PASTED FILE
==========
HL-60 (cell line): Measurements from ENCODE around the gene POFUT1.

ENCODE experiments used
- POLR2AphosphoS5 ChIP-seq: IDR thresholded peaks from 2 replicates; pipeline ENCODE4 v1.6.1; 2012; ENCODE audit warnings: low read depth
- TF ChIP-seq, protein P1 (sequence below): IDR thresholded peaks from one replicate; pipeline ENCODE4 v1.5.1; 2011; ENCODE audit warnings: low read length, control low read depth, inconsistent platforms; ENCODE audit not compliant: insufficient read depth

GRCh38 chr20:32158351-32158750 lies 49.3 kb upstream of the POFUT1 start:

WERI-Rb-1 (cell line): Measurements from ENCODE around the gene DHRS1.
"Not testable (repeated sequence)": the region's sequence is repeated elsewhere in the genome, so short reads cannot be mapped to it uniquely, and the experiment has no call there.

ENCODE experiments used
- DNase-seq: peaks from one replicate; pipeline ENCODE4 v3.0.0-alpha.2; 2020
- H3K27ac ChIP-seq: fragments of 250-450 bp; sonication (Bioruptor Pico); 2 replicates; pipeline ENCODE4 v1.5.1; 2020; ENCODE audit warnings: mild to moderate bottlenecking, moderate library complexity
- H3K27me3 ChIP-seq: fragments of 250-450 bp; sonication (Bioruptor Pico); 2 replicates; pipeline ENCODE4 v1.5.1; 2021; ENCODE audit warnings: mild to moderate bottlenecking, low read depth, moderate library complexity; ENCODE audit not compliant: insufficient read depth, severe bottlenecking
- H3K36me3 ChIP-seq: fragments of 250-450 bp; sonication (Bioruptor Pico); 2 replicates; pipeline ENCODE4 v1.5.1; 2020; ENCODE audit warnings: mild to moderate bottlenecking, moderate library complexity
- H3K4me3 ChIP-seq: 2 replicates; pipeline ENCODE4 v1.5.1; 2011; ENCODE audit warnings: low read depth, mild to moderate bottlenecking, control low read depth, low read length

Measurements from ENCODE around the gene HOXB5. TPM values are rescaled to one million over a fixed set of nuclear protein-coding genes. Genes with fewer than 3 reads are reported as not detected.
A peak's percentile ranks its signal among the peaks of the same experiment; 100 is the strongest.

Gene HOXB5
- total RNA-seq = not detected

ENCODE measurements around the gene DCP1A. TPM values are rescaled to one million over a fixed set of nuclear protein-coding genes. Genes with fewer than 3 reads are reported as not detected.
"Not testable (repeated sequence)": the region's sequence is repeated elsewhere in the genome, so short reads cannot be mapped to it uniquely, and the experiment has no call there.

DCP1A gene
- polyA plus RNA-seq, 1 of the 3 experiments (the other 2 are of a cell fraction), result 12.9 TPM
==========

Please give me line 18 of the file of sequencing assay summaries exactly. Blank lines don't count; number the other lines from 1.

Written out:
ENCODE measurements around the gene DCP1A. TPM values are rescaled to one million over a fixed set of nuclear protein-coding genes. Genes with fewer than 3 reads are reported as not detected.